This interview is from Cavia 56 - The Great VIA vacation book. The "Cavia", Dutch for guinea pig, is the magazine of via and is published once a quarter.
The Eurovision Song Contest also fell prey to the coronavirus this year. Fortunately, this loss was compensated in May by the so-called AI Song Contest. In this contest it was the intention that teams from different countries would make a song with the help of AI. Master student Artificial Intelligence and active via member Janne Spijkervet created a song for this contest together with Willie Wartaal, a famous Ducth rapper. How did such a unique collaboration come into existence and how did the process go from idea to end product? We had the opportunity to interview Janne about her participation in the contest.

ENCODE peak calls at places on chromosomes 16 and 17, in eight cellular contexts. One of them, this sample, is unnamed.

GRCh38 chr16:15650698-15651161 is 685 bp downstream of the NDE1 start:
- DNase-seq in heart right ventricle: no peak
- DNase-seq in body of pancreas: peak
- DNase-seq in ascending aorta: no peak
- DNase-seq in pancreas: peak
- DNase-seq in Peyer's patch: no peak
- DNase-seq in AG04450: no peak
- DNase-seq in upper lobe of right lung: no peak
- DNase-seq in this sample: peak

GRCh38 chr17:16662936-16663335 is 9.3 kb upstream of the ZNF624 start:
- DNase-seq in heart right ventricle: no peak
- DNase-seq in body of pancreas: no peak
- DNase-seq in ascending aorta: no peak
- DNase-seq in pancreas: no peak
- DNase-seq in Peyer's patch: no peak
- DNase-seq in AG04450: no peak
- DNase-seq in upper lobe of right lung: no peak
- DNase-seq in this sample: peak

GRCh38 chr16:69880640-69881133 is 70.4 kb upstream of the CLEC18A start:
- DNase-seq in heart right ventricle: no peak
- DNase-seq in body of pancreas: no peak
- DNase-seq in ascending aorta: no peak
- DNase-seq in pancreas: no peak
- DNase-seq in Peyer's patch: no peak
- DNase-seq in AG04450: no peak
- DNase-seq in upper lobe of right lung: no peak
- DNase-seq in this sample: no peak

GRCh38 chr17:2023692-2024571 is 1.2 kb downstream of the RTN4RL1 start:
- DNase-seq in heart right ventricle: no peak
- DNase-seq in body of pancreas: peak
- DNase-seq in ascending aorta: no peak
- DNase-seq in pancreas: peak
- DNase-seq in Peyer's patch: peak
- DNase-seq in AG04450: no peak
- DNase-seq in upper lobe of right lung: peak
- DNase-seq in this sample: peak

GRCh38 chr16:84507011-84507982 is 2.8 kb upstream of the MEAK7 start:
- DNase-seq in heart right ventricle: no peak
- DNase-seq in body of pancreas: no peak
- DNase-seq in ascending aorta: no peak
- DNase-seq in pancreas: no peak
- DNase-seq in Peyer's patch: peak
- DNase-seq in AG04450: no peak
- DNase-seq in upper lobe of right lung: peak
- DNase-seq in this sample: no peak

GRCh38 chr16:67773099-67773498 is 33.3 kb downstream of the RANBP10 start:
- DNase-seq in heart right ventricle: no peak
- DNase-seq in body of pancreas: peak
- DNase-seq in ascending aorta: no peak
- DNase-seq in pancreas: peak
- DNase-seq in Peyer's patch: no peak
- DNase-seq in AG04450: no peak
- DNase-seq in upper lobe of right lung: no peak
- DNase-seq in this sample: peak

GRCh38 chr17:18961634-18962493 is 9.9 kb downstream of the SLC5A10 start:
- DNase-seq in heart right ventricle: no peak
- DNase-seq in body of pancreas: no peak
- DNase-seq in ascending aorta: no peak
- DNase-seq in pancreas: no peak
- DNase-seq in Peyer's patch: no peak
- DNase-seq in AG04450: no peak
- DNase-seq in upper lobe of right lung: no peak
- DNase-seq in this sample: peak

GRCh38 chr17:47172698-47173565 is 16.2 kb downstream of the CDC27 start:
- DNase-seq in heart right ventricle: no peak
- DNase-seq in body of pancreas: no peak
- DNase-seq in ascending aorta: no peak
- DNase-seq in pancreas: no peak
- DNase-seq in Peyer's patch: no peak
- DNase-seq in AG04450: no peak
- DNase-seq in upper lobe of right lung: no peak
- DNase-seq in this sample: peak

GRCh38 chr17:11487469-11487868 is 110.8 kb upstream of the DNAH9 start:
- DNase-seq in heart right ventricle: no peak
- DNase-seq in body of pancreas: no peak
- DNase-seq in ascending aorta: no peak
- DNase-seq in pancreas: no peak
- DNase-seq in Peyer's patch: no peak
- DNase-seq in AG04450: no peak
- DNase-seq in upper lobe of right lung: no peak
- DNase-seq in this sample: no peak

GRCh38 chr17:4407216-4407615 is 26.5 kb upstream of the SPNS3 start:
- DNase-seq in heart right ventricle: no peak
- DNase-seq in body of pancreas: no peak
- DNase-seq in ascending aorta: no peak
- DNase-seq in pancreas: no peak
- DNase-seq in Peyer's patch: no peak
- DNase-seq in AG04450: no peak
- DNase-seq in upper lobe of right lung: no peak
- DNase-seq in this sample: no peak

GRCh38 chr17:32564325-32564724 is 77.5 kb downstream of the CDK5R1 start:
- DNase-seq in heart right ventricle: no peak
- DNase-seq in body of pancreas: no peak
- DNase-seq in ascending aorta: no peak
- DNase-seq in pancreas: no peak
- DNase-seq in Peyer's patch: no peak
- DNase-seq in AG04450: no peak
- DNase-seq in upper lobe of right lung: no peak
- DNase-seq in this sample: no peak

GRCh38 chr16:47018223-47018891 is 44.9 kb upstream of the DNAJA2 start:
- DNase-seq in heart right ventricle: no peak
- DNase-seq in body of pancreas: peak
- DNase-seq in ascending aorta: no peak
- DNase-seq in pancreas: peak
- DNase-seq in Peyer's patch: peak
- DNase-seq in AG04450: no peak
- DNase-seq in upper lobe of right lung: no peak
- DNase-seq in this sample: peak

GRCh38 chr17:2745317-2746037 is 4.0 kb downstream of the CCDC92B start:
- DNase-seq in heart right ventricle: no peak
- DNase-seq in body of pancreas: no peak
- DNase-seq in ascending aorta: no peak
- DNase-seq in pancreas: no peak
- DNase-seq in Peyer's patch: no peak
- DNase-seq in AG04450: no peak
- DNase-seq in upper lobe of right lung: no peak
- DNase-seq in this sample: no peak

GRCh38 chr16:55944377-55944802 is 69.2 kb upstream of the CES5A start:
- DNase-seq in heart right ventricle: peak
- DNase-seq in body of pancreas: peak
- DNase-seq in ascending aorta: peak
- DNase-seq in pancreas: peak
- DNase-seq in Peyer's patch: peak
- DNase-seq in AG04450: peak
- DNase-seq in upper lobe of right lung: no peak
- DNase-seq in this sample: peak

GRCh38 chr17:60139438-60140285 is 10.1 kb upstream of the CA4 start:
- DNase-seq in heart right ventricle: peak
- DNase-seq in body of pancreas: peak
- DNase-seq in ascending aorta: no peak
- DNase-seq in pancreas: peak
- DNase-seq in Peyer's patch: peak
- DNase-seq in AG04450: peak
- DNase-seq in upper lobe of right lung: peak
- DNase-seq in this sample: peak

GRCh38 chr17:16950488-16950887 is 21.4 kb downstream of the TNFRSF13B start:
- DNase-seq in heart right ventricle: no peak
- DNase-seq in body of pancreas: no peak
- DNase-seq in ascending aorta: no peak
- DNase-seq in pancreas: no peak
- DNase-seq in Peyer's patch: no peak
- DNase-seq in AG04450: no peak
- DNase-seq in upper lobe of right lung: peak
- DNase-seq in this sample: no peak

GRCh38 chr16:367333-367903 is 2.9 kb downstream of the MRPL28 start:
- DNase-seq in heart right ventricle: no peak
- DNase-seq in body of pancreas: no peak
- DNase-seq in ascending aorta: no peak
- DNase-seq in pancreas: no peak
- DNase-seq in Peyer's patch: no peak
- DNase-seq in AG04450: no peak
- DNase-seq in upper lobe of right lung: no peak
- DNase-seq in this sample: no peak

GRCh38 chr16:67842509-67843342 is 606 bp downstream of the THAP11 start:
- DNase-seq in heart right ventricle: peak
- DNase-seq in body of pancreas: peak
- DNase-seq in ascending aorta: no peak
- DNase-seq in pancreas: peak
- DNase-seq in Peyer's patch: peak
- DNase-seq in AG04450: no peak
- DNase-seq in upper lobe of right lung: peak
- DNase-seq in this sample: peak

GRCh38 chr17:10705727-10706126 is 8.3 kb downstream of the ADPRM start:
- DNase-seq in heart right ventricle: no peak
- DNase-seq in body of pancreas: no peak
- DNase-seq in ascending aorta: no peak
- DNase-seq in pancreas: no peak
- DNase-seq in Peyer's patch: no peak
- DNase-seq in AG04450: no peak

Janne has been making music from an early age. At the age of eight she started taking drum lessons and did so for a couple of years. However, she finally came to the conclusion that she didn't like the 'loud sounds' that came out of the drums. She was eleven years old, when she took piano lessons just like her sister. As time went on, she took over the hours of her sister's piano lessons and noticed during these lessons that she didn't like playing the sheet music literally. When she had to play an etude of Chopin, she started improvising after a few bars, to the great displeasure of her piano teacher who eventually was replaced by one who did encourage improvisation.